China imported 1.7m tonnes of beef between January and September, another new record for the first nine months, but the rate of increase has slowed down. In the same period in 2020, China imported just under 1.6m tonnes.
Despite the suspension of beef exports to China from Brazil at the end of the first week in September, they still increased their supply to China from 605,366 int the first nine months of 2020 to 683,480t this year, representing 40% of all China’s beef imports.
The next biggest supplier is Argentina on 352,968t, which is a couple of thousand tonnes less than the same period last year.
This is because Argentina imposed a ban on exports for a period and resumption of exports comes with restrictions.
That has created an opportunity for Uruguay which increased its beef exports to China in the first nine months from 171,868t last year to 234,628t this year.
New Zealand has also grown its share of the Chinese beef market to 159,257t, up from 135,764t in the same period last year.
However, Australian beef sales to China at 109,804t have collapsed compared with last year, when it supplied 214,318t. This is because a number of Australian factories have had their approval withdrawn and there have also been political tensions between Australia and China.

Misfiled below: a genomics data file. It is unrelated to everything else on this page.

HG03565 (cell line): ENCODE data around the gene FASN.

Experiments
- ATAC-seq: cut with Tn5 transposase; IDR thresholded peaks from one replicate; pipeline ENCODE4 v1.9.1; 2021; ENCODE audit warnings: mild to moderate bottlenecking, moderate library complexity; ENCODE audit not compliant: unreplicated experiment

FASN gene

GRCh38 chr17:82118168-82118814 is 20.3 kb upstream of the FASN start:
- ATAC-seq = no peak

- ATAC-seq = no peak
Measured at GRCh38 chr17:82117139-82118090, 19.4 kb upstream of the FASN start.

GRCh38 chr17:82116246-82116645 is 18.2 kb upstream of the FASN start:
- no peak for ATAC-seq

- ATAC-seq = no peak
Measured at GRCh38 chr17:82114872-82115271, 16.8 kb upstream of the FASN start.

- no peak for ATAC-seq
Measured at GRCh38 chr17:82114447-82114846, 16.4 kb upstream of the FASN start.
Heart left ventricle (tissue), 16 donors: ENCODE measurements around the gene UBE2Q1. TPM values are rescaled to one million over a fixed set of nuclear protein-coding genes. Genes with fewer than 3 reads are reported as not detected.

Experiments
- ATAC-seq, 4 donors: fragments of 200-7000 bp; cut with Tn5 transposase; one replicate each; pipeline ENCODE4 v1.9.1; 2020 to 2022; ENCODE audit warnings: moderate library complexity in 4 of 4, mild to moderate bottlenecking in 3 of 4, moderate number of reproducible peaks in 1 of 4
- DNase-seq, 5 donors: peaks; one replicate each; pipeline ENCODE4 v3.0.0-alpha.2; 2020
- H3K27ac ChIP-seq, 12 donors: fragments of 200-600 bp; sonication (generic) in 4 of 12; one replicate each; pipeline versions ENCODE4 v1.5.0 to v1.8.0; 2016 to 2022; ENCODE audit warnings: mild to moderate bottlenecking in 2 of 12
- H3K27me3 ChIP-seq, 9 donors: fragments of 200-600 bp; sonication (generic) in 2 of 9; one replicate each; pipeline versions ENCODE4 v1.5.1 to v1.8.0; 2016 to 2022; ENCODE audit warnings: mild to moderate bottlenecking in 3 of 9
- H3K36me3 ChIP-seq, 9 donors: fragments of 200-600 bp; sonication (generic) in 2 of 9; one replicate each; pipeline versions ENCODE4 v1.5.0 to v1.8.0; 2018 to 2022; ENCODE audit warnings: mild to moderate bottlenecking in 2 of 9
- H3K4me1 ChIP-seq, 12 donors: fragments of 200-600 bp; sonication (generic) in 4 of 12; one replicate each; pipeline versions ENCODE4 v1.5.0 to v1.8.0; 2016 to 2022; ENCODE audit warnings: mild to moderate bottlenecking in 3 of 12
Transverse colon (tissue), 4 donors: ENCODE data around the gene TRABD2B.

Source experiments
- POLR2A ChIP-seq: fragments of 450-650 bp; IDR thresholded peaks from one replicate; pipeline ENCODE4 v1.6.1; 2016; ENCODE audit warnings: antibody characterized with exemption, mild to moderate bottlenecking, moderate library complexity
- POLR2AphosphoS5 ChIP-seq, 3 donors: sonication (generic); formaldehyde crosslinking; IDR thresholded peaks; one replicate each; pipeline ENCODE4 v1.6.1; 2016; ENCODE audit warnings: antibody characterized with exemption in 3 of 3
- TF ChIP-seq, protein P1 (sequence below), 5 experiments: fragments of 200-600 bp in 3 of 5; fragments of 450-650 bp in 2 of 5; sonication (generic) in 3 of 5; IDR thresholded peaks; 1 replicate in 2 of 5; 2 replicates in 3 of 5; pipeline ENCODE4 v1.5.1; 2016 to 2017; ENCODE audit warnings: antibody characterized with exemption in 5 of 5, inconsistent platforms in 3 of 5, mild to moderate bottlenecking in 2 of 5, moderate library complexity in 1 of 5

The success story in the Chinese beef market in 2021 has been the USA, which has grown sales in the first nine months of this year to 99,399t, up from 11,732t in the same period last year.
China’s sheepmeat imports continued to grow this year, reaching 332,655t compared with 287,204t in the first nine months last year.
New Zealand is the main supplier, sending 204,401t in this period, which is over 60% of China’s imports.
Next in line is Australia on 109,813t, with Uruguay next on 15,225t and just over 3,000t between Argentina and Chile.
The big issue now is what happens with Brazil supplying China. It has been out of the market for the past six weeks and that leaves a huge deficit in Chinese supply, as well as a big surplus of beef in Brazil.
There are hopes in Brazil that the situation is moving towards resolution, but, until it happens, beef farmers around the world will be anxious about an overhang of Brazilian beef on the market.
What will catch Irish farmers' eyes is the rapid progress the US has made in getting re-established in the market following the resolution of its trade dispute at the start of last year.
Up until May 2020, Ireland was exporting more beef to China than the US and now the US has 99,000t of beef into China for the first nine months of this year, while Irish exports remain suspended.
(Data supplied by Bord Bia's China office)